HomeExclusiveTake ownership of your own success: Craig Tiley takes us inside the Australian Open’s global rise By Lachlan Wills

Take ownership of your own success: Craig Tiley takes us inside the Australian Open’s global rise By Lachlan Wills

Take ownership of your own success: Craig Tiley takes us inside the Australian Open’s global rise By Lachlan Wills

Australian Open Boss Craig Tiley says being “Master of your own destiny” is crucial to success, with the Aussie Grand Slam now a world leader.

The 2023 AO broke the all-time world tennis attendance record, with 840,000 spectators across two weeks.

The 2023 US Open, in a country of 330 million people, recorded a personal best of 800,000.

While the most recent Wimbledon and French Opens saw 530,000 and 630,000 fans, respectively.

Tiley became CEO in 2013, and instigated a new approach that prioritised Tennis Australia owning its own assets and properties around the AO.

The media rights, sponsorship deal-making and merchandising were all brought in-house.

“We had exclusive arrangements with agencies that were selling our rights. We had production that was sitting on the outside, an international feed that was very generic,” Tiley told The Ministry of Sport Podcast.

“We wanted our brand and our message to be ours, and so I hired the right people at that time to bring it all in-house.”

Tiley says when he first started working on the AO- initially in player development, then as tournament director, he recognised “there’s things that need to happen”.

“And being the master of your own destiny is one of the key things, because if something goes wrong, you want to be able to point the finger at yourself, so that you can correct it and do better.”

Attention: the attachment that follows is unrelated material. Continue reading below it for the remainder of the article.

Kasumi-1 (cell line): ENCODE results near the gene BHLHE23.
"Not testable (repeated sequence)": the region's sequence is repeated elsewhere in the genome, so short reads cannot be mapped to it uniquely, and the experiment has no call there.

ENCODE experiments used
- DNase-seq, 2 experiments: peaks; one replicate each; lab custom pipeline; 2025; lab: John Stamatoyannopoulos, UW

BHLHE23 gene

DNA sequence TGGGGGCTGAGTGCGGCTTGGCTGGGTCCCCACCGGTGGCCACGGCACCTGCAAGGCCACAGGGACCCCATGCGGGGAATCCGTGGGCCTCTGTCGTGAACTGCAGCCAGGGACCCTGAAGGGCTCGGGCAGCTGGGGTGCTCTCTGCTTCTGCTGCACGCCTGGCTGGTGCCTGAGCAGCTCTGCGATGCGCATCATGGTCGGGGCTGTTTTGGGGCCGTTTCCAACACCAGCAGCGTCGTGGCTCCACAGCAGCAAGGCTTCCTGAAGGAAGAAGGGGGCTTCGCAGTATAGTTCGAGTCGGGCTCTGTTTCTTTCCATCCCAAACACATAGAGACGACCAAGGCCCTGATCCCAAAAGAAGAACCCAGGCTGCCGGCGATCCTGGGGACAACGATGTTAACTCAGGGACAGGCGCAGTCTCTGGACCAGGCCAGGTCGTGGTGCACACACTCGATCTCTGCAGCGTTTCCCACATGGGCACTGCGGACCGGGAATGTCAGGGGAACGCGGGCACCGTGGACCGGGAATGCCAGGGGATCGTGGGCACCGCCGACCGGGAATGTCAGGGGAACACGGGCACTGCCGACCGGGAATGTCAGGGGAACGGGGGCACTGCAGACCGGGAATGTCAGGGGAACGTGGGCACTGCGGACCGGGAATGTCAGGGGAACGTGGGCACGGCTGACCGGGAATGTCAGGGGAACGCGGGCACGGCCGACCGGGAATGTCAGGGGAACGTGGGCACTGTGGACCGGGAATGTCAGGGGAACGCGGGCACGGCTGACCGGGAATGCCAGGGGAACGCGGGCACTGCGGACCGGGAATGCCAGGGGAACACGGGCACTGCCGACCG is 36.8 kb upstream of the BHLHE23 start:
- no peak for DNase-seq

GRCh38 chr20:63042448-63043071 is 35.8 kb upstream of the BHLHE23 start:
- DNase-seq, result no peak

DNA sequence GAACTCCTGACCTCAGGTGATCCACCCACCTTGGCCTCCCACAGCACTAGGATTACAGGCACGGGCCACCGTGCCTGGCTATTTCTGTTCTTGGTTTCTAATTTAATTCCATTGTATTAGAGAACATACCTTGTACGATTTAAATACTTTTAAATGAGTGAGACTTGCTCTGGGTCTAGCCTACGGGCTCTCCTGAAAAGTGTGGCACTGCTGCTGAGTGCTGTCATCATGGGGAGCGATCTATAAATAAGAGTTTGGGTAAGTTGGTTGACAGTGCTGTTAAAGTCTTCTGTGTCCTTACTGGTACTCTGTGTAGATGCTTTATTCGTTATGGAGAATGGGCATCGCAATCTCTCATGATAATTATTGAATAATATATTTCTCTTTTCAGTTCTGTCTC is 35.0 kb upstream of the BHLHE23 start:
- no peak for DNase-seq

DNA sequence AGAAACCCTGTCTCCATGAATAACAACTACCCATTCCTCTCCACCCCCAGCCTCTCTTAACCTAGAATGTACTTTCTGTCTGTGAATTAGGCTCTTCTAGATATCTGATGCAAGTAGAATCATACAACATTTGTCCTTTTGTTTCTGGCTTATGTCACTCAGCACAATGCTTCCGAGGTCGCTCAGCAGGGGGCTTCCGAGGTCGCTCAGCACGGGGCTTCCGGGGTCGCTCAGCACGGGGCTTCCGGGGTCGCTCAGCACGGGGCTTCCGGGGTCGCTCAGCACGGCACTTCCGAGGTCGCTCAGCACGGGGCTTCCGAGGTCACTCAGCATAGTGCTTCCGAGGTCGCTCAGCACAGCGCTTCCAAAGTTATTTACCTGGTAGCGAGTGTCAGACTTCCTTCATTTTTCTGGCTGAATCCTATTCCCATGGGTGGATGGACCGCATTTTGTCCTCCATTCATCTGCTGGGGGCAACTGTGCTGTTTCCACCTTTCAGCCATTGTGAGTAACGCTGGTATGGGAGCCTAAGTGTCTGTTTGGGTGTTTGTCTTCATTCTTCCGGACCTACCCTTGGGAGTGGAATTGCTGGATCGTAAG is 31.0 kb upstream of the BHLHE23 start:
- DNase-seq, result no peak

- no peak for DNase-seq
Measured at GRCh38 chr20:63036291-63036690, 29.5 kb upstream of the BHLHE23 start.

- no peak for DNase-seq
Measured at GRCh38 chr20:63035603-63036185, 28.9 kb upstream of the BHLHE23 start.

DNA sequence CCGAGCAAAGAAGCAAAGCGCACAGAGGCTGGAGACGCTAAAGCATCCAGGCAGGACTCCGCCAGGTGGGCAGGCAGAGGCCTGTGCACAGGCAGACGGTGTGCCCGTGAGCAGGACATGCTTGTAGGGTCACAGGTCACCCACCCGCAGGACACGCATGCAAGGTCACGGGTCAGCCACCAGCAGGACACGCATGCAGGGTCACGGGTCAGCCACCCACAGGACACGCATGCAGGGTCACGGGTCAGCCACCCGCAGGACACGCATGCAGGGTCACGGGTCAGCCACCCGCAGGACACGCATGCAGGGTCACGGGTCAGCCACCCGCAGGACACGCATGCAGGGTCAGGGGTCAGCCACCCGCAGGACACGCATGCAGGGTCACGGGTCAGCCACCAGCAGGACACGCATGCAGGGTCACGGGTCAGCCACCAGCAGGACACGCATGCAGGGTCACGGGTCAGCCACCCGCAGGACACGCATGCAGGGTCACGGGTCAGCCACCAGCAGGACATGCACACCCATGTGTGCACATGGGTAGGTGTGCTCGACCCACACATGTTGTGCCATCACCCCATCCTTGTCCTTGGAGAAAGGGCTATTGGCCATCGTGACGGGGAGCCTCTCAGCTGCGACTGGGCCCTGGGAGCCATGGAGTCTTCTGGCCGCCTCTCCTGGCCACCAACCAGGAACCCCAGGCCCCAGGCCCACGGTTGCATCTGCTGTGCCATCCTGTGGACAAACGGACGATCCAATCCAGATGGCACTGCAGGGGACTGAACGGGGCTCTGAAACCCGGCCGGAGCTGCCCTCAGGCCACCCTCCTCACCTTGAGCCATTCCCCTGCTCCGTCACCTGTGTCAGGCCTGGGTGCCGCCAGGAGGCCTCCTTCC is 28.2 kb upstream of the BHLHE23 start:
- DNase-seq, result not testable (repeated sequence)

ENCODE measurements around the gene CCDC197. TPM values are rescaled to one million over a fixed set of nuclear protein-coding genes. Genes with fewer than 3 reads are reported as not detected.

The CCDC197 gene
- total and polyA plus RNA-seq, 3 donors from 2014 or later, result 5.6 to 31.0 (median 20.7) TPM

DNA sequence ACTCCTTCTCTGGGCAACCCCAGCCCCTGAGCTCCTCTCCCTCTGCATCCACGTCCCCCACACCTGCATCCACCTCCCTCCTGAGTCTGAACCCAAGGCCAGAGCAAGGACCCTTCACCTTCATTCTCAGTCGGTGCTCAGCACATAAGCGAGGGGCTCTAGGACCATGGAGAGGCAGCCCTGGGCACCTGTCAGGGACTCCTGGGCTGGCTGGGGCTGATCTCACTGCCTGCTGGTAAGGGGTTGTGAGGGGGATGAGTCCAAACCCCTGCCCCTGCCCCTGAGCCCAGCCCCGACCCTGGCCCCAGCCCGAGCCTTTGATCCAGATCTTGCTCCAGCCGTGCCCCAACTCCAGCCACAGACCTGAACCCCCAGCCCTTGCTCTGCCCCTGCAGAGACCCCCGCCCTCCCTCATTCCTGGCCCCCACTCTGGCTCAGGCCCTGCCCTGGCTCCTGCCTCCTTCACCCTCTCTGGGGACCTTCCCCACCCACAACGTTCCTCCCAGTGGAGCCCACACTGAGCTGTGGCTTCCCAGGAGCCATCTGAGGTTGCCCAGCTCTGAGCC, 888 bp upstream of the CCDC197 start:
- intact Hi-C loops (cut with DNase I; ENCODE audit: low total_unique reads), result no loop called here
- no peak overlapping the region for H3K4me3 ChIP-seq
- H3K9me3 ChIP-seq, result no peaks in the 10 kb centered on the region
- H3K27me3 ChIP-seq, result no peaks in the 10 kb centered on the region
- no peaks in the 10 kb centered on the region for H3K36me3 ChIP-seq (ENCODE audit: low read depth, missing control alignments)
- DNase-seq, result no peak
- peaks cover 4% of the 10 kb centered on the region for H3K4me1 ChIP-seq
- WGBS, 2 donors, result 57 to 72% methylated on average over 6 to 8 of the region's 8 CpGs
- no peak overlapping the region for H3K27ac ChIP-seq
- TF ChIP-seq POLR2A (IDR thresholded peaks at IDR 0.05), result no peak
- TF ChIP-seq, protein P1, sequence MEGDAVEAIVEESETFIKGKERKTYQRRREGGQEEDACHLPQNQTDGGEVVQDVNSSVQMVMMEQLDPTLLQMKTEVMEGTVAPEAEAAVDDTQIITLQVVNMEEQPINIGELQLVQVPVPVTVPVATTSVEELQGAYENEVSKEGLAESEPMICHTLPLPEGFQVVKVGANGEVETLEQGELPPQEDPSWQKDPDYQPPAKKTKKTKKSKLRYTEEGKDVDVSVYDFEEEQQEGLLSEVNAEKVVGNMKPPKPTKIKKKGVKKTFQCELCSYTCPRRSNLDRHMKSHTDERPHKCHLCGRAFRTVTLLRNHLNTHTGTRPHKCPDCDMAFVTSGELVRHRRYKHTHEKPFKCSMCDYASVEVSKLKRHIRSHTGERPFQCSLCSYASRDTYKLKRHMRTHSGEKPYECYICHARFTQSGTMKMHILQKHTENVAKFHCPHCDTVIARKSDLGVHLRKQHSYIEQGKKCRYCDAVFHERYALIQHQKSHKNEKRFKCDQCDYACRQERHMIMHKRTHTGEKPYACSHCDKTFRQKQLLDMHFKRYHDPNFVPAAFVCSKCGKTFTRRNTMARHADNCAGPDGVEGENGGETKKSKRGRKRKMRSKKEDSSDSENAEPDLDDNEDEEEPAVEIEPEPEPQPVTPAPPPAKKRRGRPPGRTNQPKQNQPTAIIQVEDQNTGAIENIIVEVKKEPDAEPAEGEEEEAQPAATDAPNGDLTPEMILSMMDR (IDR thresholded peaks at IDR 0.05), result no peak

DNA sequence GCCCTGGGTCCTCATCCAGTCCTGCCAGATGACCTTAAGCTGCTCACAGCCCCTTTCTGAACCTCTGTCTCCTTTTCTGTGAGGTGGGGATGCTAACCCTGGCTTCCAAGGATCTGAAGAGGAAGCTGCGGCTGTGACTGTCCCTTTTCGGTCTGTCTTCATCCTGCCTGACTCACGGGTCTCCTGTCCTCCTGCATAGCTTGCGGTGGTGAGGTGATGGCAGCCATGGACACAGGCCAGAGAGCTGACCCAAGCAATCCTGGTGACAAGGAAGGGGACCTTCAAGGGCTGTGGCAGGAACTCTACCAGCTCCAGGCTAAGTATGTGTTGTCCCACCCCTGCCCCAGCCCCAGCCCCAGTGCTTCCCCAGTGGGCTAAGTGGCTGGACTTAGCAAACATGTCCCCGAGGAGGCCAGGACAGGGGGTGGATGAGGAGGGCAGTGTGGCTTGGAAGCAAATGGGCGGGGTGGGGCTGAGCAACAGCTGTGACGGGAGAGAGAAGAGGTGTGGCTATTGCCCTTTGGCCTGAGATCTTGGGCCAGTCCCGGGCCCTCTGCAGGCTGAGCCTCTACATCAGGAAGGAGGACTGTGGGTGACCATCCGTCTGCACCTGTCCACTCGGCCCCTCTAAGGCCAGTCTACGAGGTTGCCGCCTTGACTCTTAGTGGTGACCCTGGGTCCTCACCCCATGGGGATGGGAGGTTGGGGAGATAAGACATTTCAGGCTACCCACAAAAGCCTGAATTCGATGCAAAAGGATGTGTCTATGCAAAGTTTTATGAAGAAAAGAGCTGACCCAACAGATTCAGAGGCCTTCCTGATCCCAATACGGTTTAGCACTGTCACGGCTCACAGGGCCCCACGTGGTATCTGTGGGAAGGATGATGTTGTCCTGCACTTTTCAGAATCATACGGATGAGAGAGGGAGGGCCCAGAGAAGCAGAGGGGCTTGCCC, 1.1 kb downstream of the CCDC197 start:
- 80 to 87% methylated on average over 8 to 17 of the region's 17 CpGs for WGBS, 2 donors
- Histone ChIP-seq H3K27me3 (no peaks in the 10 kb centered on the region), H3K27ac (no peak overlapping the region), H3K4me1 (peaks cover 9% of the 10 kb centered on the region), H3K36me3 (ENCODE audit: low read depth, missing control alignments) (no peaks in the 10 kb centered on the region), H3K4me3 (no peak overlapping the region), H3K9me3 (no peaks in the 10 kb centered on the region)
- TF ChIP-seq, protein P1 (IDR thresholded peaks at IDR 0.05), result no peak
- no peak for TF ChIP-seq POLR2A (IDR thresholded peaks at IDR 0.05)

During Tiley’s decade as CEO, media rights and sponsorship revenue has tripled, and attendance revenue has more than doubled.

Tennis Australia’s new TV deal with Nine is worth $425 million, from 2025-2029. That’s $125 million more than the existing deal.

In 2014, Seven signed a deal to pay $35 million a year, now Nine will pay $85 million per year.

Tiley says he did have some doubts about his approach, but stuck firm to his belief.

“At the time you think, is this the right thing to do or not, but I went with the principle from the beginning, that I want to be held accountable end-to-end for the growth of our product, and our offering to our consumer, and the offering to the tennis player.”

Tiley says they’re only just beginning.

“This is tracking towards being a billion dollar company, it’s very global in its reach, we’ve got offices based around the world.

“We are starting to deliver other events (such as the Laver Cup), to have ownership of other things, diversifying our revenue, having a venture capital fund, investing in other businesses that we can be a great testing platform for, so it’s becoming much broader and more diverse.

“The challenge moving forward is going to be prioritising what gives us the best return, and I think that’s going to be our next iteration of what’s needed in capability.

“I’ve enjoyed that growth, and from my perspective I don’t think its gone fast enough, but I’ve always been that way as far as pushing the boundaries on it, but I think the organisation has done a great job.”

To hear more of Craig Tiley’s insights into the future of tennis, the vital role of women in sport, the next sports tech revolution, and how the AO has become the world leader, you can listen to The Ministry of Sport Podcast.


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